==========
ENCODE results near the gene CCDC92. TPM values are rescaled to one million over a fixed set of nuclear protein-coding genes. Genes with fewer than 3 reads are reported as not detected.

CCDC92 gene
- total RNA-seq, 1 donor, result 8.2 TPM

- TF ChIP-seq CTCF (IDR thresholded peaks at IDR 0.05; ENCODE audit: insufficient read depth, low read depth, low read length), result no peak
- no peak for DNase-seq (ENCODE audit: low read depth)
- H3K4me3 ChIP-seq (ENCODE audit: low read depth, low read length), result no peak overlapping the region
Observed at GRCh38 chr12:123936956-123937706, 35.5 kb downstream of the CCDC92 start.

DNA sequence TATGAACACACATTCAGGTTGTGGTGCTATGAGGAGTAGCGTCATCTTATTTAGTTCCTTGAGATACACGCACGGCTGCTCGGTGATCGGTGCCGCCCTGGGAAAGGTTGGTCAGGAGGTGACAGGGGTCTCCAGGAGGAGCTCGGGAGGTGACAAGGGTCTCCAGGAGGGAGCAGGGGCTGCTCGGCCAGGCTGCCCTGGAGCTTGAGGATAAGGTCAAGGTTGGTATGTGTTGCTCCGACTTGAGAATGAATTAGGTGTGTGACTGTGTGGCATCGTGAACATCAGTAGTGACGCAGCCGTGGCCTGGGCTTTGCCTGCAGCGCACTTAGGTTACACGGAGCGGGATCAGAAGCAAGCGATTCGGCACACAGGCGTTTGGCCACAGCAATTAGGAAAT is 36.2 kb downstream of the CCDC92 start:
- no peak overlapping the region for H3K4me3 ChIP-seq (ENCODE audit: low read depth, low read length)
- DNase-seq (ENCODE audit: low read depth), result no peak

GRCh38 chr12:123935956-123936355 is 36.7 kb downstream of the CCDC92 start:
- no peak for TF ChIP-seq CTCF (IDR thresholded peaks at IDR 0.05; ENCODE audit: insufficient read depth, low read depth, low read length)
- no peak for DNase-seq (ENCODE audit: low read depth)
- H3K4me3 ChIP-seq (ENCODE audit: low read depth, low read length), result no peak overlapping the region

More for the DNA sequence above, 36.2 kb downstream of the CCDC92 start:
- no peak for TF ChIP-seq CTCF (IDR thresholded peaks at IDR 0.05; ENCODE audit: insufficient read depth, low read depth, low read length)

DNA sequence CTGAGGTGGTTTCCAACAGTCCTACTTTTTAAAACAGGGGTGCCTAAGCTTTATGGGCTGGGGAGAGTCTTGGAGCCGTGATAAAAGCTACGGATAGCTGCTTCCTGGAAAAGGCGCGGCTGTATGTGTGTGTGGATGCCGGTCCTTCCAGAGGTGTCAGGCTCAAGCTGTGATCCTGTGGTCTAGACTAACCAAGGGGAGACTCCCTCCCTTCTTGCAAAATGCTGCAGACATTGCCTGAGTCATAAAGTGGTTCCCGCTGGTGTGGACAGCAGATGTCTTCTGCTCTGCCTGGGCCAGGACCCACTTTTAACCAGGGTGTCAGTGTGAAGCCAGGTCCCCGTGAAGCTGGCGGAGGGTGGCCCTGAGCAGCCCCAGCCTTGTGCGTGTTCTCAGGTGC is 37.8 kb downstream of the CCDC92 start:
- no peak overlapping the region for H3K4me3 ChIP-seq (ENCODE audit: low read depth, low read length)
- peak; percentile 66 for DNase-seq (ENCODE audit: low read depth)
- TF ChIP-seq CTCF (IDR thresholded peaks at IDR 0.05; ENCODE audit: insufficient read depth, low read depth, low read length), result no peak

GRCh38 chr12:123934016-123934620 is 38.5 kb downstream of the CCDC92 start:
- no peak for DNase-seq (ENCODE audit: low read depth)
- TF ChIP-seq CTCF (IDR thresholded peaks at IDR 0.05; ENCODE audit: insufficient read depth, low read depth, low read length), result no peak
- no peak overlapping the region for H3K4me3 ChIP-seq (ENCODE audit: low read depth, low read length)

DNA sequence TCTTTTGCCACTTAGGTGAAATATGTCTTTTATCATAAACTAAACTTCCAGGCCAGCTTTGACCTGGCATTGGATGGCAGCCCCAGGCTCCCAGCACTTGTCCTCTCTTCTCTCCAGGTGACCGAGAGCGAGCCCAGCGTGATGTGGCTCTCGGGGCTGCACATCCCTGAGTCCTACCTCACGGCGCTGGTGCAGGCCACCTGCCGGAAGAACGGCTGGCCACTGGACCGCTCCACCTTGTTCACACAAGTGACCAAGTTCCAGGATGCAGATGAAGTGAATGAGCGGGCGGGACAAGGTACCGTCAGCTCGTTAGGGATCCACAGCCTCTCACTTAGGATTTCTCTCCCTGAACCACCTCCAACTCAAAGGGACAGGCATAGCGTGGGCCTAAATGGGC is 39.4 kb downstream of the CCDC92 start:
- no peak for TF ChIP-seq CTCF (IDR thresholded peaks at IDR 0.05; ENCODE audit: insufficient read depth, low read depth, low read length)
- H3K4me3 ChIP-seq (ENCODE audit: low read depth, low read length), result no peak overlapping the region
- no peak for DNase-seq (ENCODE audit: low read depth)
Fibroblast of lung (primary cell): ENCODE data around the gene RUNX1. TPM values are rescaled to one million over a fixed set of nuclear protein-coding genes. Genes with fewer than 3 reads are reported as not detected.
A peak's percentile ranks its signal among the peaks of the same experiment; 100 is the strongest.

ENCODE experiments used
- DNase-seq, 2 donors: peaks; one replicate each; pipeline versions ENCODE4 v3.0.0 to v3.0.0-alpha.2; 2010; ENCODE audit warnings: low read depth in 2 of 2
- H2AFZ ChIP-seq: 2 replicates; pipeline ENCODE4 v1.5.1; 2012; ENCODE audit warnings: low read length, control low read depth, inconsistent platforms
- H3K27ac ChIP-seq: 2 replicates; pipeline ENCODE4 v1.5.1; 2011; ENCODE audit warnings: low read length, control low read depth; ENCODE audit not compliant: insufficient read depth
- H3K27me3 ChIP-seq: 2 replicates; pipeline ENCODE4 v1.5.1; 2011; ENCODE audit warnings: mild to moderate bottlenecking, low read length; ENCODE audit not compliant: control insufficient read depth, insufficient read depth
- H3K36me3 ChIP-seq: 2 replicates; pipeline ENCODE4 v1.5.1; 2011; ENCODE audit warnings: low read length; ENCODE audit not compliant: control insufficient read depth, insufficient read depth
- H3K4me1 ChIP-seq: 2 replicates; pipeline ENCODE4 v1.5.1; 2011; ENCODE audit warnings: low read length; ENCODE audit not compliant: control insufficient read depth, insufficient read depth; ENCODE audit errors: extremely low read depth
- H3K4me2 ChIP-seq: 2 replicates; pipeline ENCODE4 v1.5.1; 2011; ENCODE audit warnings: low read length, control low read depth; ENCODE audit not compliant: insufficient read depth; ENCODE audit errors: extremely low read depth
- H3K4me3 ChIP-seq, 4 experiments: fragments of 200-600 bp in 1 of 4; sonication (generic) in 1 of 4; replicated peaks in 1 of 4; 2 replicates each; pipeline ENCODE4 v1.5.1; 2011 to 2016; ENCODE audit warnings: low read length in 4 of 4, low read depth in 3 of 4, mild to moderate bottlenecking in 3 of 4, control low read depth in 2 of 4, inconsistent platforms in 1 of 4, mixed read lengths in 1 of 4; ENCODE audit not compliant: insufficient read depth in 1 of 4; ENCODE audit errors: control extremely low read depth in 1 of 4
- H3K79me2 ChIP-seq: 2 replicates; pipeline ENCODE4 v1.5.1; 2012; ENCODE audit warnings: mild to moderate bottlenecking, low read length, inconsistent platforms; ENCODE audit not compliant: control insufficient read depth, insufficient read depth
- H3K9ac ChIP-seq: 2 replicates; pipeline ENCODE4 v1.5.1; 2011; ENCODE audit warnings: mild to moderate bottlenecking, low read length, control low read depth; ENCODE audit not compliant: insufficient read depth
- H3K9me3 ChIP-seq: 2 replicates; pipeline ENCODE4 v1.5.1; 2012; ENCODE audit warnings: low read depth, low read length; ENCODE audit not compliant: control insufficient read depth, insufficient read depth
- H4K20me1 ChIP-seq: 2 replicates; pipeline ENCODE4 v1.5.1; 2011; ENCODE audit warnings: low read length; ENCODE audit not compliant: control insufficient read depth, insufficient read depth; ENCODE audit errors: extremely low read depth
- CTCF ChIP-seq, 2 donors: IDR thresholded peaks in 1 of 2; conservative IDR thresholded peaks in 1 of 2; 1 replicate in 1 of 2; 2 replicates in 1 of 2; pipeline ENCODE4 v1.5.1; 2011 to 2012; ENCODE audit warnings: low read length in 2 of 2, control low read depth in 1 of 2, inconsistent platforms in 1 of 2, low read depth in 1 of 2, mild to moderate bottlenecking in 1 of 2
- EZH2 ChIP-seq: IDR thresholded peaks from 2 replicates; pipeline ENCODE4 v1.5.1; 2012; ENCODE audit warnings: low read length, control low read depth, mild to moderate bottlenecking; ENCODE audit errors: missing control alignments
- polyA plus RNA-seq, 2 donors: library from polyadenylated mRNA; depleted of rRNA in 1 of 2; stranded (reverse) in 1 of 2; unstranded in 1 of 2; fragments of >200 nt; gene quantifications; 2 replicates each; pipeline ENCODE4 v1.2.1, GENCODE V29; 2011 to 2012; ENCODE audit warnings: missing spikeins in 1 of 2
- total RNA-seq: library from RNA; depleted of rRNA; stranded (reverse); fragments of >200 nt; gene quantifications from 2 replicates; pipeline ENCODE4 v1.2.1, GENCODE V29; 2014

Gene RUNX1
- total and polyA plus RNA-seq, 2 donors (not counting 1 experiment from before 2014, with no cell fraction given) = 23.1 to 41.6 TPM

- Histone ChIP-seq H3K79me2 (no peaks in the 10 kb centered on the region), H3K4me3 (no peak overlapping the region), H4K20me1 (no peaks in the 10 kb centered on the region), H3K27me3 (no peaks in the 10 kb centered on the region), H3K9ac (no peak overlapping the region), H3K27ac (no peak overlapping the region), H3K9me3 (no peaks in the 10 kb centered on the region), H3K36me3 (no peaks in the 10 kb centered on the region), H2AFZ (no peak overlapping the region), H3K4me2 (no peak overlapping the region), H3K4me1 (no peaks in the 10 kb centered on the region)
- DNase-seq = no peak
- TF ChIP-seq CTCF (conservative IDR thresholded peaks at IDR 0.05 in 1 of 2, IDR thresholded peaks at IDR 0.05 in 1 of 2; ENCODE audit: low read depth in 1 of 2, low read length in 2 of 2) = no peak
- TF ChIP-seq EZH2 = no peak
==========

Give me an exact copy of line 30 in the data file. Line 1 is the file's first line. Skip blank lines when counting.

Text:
A peak's percentile ranks its signal among the peaks of the same experiment; 100 is the strongest.